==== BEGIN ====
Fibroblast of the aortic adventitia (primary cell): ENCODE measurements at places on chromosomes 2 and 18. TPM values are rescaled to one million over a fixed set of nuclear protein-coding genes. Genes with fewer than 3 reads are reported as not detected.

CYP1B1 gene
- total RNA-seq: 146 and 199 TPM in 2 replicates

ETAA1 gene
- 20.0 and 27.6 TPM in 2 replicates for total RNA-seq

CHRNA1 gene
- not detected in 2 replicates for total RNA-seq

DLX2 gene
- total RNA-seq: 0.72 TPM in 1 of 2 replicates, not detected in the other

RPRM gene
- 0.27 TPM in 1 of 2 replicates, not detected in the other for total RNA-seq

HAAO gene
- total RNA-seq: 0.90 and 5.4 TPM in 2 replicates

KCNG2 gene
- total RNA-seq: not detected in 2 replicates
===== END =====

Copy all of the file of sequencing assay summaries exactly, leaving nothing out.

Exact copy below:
Fibroblast of the aortic adventitia (primary cell): ENCODE measurements at places on chromosomes 2 and 18. TPM values are rescaled to one million over a fixed set of nuclear protein-coding genes. Genes with fewer than 3 reads are reported as not detected.

CYP1B1 gene
- total RNA-seq: 146 and 199 TPM in 2 replicates

ETAA1 gene
- 20.0 and 27.6 TPM in 2 replicates for total RNA-seq

CHRNA1 gene
- not detected in 2 replicates for total RNA-seq

DLX2 gene
- total RNA-seq: 0.72 TPM in 1 of 2 replicates, not detected in the other

RPRM gene
- 0.27 TPM in 1 of 2 replicates, not detected in the other for total RNA-seq

HAAO gene
- total RNA-seq: 0.90 and 5.4 TPM in 2 replicates

KCNG2 gene
- total RNA-seq: not detected in 2 replicates